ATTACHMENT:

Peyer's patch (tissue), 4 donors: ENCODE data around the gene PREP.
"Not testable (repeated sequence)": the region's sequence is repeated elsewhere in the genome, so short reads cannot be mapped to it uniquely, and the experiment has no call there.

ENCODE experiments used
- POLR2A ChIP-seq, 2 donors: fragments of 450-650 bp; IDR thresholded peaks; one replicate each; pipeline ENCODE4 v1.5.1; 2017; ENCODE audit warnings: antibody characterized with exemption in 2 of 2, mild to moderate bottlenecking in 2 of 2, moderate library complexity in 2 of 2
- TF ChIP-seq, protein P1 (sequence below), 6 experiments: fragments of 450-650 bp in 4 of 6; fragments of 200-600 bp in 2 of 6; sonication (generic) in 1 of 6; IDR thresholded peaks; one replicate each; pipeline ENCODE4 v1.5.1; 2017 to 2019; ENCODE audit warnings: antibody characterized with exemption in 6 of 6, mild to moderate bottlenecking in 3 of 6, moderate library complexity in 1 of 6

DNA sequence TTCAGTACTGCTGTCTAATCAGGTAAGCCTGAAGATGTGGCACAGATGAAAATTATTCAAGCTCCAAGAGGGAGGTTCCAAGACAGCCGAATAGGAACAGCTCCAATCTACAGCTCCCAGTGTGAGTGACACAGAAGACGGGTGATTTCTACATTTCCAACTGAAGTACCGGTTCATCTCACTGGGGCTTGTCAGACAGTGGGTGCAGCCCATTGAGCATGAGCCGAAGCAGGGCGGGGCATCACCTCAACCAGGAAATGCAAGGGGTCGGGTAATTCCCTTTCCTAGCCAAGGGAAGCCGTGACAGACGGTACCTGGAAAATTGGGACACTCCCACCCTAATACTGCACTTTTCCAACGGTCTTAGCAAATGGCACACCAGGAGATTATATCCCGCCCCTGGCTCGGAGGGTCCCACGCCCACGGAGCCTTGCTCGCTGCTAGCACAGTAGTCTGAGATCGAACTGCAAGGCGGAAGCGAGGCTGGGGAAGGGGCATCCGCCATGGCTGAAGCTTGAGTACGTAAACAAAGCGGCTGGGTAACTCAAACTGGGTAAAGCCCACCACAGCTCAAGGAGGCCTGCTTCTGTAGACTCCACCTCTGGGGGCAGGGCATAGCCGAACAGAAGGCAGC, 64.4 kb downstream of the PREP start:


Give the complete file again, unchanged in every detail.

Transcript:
Peyer's patch (tissue), 4 donors: ENCODE data around the gene PREP.
"Not testable (repeated sequence)": the region's sequence is repeated elsewhere in the genome, so short reads cannot be mapped to it uniquely, and the experiment has no call there.

ENCODE experiments used
- POLR2A ChIP-seq, 2 donors: fragments of 450-650 bp; IDR thresholded peaks; one replicate each; pipeline ENCODE4 v1.5.1; 2017; ENCODE audit warnings: antibody characterized with exemption in 2 of 2, mild to moderate bottlenecking in 2 of 2, moderate library complexity in 2 of 2
- TF ChIP-seq, protein P1 (sequence below), 6 experiments: fragments of 450-650 bp in 4 of 6; fragments of 200-600 bp in 2 of 6; sonication (generic) in 1 of 6; IDR thresholded peaks; one replicate each; pipeline ENCODE4 v1.5.1; 2017 to 2019; ENCODE audit warnings: antibody characterized with exemption in 6 of 6, mild to moderate bottlenecking in 3 of 6, moderate library complexity in 1 of 6

DNA sequence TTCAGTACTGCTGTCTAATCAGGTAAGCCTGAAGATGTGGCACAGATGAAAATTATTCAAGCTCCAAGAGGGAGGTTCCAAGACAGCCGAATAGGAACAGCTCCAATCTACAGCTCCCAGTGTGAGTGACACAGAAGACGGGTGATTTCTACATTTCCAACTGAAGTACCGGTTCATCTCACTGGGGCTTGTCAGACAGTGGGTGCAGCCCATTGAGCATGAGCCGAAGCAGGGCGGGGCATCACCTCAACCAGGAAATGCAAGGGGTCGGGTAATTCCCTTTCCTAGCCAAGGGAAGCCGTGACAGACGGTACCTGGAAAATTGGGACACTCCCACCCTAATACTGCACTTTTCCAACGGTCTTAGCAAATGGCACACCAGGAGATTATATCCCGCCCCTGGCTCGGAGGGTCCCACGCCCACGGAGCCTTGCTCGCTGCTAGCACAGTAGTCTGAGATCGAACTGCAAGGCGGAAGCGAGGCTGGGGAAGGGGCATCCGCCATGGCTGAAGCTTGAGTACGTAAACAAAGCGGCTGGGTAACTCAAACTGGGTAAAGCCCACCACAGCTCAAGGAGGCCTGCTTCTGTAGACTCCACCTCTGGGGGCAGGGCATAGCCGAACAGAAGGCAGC, 64.4 kb downstream of the PREP start: